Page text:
JOINT BASE ELMENDORF RICHARDSON, Alaska - Since early childhood, Air National Guard Staff Sgt. Kimberly Daugherty has admired service members, especially those who fly. The shiny wings displayed on their uniforms instilled in her a sense of wonder. When asked what she wanted to be when she grew up, she always responded with the same answer: an astronaut or pilot.
Unfortunately, her dreams were dashed when her parents told her she would never fly due to poor eyesight. At an early age, she started wearing glasses to correct her vision.
April 7, 2015 - Air National Guard Staff Sgt. Kimberly Daugherty, a C-17 Globemaster III loadmaster with the 144th Airlift Squadron, is studying to get her private pilot license with the Elmendorf Aero Club at Joint Base Elmendorf-Richardson. Daugherty endeavors to a professional pilot flying for the National Guard or for a commercial carrier. (Joint Base Elmendorf-Richardson photo by David Bedard)
“My dream was already squashed by the time I was 6 years old; I didn't know what avenues I had,” said Daugherty, now a C-17 Globemaster III loadmaster with the Alaska Air National Guard's 249th Airlift Squadron.
Resigned to disappointment, Daugherty continued a life without direction.
“After graduating high school, I was working in useless jobs that weren't going anywhere,” Daugherty said. “It was just working to work.”
Before long, she found herself working as a blood donor technician at a local mall. Little did she know, her life was about change for the better.
One day, she found herself assisting a uniformed member, who happened to be a recruiter and flight officer.
Over several visits, Daugherty said he continually spoke to her and seemed to constantly present a professional image.
“I didn't know what officer was or enlisted was, but I knew I could be air crew, so I said ‘Sign me up,” Daugherty said. “As soon as I found that out, my entire perspective changed.”
A self-described “late bloomer,” Daugherty didn't imagine herself in the military. She changed her mind when she found out she could fly even if she didn't have perfect eyesight.
Before long, Daugherty enlisted in the Alaska Air National Guard as a C-17 loadmaster.
“I had a friend that had just completed the training who said ‘Is it impossible? No. Is it something you can do? Yes. And it's worth it when you finish,'” Daugherty said.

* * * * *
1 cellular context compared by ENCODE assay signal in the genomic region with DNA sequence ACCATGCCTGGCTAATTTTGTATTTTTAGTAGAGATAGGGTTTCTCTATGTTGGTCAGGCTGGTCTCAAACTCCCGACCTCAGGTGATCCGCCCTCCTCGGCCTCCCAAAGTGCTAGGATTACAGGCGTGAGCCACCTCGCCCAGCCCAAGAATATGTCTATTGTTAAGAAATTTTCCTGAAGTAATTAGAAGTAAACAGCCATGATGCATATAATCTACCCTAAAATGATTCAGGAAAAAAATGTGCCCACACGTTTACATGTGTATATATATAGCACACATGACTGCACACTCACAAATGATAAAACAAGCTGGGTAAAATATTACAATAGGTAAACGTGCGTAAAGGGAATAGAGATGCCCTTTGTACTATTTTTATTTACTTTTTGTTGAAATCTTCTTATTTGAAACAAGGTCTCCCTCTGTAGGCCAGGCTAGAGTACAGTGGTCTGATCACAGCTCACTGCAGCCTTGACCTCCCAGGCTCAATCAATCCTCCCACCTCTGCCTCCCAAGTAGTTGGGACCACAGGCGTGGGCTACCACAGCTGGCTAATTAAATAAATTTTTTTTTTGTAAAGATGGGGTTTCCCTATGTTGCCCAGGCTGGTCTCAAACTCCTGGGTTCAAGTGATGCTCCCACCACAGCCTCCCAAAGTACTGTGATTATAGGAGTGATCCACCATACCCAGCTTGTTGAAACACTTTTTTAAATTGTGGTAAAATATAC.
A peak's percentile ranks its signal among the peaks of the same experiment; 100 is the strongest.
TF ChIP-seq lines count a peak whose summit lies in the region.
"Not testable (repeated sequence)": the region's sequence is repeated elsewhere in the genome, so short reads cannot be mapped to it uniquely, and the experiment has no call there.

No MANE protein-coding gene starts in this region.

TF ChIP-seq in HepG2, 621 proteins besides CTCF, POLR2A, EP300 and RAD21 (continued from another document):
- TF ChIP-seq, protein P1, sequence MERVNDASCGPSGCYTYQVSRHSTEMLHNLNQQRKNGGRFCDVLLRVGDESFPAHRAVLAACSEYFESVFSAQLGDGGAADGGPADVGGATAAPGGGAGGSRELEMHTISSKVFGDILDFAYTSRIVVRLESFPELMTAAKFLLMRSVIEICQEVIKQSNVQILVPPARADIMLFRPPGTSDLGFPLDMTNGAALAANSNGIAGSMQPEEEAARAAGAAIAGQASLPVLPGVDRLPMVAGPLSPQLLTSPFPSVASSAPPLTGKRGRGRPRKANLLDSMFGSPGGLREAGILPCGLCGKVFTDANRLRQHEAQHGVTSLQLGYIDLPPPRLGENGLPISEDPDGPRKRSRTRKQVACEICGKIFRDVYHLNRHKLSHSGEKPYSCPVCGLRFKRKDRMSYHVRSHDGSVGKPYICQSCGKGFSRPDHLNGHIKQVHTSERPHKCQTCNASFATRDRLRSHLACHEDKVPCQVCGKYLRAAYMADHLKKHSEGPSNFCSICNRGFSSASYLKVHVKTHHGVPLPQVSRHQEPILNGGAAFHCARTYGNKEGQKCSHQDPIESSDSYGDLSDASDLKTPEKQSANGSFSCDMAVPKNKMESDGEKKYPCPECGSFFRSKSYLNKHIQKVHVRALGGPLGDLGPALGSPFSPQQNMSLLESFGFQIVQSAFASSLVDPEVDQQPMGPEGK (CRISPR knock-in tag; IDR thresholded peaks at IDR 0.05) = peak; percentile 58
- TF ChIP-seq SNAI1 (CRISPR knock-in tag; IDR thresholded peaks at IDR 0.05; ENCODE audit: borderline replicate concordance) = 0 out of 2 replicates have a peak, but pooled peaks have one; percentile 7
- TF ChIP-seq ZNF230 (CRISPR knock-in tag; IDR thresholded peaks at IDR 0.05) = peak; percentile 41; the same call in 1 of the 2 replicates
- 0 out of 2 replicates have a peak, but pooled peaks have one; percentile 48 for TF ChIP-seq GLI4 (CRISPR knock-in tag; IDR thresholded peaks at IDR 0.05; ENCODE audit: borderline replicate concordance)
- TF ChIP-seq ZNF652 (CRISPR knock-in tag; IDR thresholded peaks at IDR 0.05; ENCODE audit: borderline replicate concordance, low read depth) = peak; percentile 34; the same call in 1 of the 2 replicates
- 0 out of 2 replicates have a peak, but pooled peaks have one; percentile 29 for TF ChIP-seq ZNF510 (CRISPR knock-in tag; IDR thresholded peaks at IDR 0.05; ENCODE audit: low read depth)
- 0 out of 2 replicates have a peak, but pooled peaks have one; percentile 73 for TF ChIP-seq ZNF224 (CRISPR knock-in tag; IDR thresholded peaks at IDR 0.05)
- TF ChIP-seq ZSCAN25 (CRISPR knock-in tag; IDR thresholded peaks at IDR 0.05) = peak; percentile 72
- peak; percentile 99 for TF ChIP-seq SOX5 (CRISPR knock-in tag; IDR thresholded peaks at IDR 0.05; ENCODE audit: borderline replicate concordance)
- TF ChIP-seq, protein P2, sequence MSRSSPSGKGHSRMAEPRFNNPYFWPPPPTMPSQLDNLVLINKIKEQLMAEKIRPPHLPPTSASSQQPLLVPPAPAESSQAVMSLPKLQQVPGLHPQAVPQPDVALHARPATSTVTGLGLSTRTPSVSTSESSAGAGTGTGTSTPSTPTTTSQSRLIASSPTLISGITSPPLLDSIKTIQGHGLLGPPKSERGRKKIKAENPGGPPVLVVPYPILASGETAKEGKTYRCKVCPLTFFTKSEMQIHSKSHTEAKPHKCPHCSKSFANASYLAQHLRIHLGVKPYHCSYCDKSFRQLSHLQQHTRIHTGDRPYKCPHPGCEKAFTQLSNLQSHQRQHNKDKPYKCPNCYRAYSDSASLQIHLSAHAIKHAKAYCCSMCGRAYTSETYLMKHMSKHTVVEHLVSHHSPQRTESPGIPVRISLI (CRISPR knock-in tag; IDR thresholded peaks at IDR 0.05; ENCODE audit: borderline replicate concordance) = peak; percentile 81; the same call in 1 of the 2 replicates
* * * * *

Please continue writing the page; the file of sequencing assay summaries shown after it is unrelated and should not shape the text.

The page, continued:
After Basic Military Training, she attended the Basic Loadmaster Course, which was followed by Water Survival-Parachute Training and Survival, Evasion, Resistance and Escape training.
“SERE training was scary and intimidating,” Daugherty said. “It's something I will never forget, and every time I think about a zombie apocalypse, I think SERE training.”
After nine months of training, Daugherty emerged as a qualified C-17 loadmaster. Upon completing her initial training, she returned home and served a short active-duty tour for follow-on flight training.
“[It] was stressful, rewarding and definitely worth it,” she said. “It's not easy, but it's worth it once you get through it. Earning my enlisted aircrew wings, I'll never forget that day.”
Once, while on a flight, some pilots asked Daugherty why she didn't get her real wings.
“I was insulted, but it made me realize that I wanted to get my pilot wings,” said Daugherty.
To further her personal and professional goals, Daugherty enrolled at the University of Alaska Anchorage to pursue a commercial flying license, as well as taking lessons at the Elmendorf Aero club to get her private pilot license.
The club not only supports recreational pursuits, but also supports the military mission by providing training and certification requirements for service members who are pursuing flight careers,” said Wally Hansen, chief flight instructor at the Aero Club.
All of her training and education is in pursuit of her goal of flying commercially or militarily.
“They say having your private pilot license is highly recommended because it shows perseverance,” Daugherty said.
Determined to succeed, she has remained focused and continued her education and flight training.
“I can watch the Guard pilots all day long, take what I learn from them and apply it to a different aircraft,” Daugherty said. “The fundamentals are the same.”
According to Daugherty, falling back on education and training makes all the difference.
“I used to be scared and nervous to fly solo and land, but now that I completed my first solo, I'm not scared anymore,” Daugherty said.
Overcoming fear and anxiety is an integral part of the flying mission. Daugherty said real-word experience can't be replaced by a classroom or a book.
“Anyone can learn to fly a plane, but it's the ones that work the best under stress that the Air Force wants,” Daugherty said.
Although flight training is known to be challenging in Alaska's environment, Daugherty's ambitions fuel her drive.
“Alaska's weather is a blessing and a curse, [when learning to fly,]” Daugherty said. “It's taken me longer than I wanted to, but that's nobody's fault, it's just the nature of the beast.”
Staying positive and focused is the only way forward.
“They say if you do what you love, it's not work anymore,” Daugherty said. “The aero club is a club, but it's also a family. It's cool because you surround yourself with people who have the same passion as you.”
Daugherty said she finds inspiration from a quote by World War I flying ace Maj. Eddie Rickenbacker.
“Aviation is proof that if given the will we have the capacity to achieve the impossible,” the ace said.
“It's an attitude,” Daugherty said. ‘What can you do,' not ‘what can't you do?'
By U.S. Air Force Tech. Sgt. Raymond Mills
Joint Base Elmendorf-Richardson
Provided through DVIDS
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